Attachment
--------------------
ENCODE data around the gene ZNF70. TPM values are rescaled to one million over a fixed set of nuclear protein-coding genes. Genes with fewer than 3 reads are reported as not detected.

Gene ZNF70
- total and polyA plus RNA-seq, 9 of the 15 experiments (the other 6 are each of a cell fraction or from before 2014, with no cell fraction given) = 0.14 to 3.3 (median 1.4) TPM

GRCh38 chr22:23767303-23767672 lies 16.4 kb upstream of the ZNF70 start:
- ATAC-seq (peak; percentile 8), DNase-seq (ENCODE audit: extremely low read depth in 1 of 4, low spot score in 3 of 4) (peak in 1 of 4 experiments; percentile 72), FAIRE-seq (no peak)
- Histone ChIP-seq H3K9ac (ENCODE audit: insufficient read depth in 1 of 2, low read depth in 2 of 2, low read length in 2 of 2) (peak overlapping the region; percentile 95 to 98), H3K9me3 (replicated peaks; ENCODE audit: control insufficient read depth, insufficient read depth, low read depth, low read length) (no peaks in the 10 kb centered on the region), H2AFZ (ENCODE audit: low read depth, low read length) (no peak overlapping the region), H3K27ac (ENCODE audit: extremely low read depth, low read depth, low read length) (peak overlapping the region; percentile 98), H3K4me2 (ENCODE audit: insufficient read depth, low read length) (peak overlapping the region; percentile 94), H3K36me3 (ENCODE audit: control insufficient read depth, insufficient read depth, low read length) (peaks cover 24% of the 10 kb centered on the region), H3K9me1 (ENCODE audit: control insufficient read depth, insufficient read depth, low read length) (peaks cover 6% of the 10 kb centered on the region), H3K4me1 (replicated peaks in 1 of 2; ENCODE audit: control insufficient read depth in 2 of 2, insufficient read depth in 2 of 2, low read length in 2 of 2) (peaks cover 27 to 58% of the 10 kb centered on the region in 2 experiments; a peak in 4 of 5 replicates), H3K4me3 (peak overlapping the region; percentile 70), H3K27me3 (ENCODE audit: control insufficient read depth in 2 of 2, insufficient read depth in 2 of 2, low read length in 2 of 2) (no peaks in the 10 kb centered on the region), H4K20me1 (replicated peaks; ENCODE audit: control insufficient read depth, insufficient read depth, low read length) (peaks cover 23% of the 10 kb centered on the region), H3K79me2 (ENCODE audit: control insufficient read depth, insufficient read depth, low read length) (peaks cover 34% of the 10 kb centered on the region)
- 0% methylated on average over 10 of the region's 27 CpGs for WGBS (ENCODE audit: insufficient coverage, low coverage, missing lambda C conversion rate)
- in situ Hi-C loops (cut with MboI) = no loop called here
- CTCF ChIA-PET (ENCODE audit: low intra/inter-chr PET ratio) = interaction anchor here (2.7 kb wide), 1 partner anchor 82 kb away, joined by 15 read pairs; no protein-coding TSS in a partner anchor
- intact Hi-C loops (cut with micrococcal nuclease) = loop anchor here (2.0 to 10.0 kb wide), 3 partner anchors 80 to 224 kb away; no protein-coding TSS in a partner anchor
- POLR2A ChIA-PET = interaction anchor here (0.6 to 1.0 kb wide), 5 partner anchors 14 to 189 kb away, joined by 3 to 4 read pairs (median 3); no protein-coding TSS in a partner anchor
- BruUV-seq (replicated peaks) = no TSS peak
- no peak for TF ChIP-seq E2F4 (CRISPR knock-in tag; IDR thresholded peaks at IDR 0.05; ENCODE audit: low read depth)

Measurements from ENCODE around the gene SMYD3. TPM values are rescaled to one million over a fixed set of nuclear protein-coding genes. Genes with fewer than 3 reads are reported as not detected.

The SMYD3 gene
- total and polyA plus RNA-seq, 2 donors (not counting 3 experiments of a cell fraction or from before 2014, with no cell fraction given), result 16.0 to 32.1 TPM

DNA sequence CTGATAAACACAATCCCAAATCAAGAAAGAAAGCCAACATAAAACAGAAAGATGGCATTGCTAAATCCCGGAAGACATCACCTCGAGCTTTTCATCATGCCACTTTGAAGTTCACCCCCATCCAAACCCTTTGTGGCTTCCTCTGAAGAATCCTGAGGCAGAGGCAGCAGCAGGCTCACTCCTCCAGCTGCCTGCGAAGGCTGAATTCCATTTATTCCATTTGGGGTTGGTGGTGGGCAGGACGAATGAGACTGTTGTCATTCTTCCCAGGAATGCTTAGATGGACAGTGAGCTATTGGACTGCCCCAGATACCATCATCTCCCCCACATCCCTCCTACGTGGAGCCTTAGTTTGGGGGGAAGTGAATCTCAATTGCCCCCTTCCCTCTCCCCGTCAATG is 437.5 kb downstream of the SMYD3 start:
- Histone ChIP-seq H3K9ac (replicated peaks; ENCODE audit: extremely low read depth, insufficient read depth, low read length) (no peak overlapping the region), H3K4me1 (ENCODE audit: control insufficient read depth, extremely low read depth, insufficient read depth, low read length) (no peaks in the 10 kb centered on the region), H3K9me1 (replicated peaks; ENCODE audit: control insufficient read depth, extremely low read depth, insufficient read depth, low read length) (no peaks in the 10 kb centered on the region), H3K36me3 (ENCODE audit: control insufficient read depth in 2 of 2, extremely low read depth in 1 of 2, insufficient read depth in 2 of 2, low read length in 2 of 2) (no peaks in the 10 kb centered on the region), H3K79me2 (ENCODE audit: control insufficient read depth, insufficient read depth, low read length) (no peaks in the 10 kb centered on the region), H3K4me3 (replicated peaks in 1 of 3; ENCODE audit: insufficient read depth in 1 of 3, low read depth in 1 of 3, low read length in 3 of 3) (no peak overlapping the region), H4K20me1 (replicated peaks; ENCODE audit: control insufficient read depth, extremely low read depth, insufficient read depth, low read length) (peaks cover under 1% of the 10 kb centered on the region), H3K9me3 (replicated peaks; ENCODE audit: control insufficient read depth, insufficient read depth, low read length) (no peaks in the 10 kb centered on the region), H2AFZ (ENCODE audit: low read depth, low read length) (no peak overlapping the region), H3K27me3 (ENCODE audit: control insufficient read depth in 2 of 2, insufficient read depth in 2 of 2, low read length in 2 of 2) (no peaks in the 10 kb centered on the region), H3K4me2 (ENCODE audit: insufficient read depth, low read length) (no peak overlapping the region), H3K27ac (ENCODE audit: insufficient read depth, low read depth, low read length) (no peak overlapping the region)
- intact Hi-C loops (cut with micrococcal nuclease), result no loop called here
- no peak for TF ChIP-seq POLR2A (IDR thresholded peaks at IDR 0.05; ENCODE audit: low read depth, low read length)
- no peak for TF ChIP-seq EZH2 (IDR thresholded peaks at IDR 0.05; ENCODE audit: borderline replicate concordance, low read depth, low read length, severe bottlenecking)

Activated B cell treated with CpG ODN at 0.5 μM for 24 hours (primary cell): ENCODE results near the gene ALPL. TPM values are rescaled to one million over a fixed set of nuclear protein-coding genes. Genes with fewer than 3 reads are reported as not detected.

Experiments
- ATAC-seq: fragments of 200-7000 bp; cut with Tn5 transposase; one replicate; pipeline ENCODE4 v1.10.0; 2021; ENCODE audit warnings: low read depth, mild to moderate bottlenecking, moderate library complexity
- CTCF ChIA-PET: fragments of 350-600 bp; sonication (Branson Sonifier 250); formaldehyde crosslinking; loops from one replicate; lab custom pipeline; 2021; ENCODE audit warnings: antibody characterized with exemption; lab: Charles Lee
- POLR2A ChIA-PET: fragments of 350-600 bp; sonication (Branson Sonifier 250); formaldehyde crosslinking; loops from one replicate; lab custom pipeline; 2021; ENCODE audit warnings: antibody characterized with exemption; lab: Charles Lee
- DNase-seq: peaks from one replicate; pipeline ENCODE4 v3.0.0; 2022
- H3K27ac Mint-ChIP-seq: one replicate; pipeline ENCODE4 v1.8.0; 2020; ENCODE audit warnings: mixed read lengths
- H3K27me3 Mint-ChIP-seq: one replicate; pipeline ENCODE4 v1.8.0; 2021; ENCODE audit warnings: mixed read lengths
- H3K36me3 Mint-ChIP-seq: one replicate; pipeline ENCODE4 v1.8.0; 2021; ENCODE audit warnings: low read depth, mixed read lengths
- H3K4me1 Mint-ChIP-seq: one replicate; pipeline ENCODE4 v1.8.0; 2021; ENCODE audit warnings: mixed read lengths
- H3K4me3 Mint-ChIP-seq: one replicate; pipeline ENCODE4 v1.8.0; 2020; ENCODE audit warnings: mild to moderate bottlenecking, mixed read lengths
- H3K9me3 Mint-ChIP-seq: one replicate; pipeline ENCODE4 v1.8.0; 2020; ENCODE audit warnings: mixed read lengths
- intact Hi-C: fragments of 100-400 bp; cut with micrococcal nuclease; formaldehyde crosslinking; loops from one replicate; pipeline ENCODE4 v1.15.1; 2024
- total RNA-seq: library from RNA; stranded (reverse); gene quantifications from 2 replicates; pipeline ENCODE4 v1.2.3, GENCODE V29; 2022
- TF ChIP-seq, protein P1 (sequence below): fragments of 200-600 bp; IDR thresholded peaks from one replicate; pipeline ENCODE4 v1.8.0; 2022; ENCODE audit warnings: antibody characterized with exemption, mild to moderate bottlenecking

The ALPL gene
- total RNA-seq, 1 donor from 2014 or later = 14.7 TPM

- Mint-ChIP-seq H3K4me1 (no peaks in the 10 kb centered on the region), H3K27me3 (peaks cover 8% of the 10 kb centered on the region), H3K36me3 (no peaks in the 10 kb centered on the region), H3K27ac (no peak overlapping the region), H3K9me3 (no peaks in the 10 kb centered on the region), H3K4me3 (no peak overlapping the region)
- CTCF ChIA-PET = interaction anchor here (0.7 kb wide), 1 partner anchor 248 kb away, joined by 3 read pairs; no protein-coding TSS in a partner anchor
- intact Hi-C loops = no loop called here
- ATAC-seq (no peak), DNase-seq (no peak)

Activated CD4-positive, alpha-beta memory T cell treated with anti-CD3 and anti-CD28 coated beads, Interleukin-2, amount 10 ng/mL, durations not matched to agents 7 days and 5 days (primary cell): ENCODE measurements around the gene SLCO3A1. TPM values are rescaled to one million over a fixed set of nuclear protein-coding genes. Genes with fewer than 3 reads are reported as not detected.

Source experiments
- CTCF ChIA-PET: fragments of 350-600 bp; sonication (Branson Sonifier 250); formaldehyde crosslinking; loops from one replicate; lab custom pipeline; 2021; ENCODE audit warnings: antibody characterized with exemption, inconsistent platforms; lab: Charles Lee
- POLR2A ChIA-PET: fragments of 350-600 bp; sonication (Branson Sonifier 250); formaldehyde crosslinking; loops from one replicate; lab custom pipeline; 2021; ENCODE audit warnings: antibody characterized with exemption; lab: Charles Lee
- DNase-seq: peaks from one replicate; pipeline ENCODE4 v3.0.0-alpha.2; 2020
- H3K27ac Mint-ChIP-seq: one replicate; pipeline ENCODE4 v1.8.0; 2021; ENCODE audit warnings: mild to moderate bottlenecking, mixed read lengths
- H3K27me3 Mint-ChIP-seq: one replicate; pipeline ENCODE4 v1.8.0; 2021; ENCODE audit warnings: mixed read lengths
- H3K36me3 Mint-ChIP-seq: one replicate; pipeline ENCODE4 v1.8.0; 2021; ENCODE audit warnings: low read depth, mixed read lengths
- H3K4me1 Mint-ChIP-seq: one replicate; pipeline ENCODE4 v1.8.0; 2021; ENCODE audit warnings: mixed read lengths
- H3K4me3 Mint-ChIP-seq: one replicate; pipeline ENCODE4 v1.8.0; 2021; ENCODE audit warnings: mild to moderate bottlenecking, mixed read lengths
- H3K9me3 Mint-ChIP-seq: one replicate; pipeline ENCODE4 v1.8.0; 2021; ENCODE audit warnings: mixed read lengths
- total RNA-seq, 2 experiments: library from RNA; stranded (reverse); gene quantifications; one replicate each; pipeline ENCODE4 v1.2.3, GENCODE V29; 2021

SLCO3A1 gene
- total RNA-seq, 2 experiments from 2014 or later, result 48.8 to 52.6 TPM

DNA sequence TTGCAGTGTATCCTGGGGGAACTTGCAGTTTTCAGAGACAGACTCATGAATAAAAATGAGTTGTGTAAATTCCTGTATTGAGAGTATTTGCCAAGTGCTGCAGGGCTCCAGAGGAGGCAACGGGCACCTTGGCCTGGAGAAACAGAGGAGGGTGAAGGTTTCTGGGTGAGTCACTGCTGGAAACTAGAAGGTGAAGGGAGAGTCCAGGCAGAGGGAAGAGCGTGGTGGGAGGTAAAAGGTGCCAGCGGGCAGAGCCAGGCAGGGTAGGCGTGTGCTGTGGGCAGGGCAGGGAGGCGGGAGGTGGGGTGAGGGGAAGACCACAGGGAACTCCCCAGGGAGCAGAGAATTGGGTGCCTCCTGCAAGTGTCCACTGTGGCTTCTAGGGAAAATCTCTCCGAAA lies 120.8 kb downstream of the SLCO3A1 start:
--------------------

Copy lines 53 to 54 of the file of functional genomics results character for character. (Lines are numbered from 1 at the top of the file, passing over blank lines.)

- H3K9me3 Mint-ChIP-seq: one replicate; pipeline ENCODE4 v1.8.0; 2021; ENCODE audit warnings: mixed read lengths
- total RNA-seq, 2 experiments: library from RNA; stranded (reverse); gene quantifications; one replicate each; pipeline ENCODE4 v1.2.3, GENCODE V29; 2021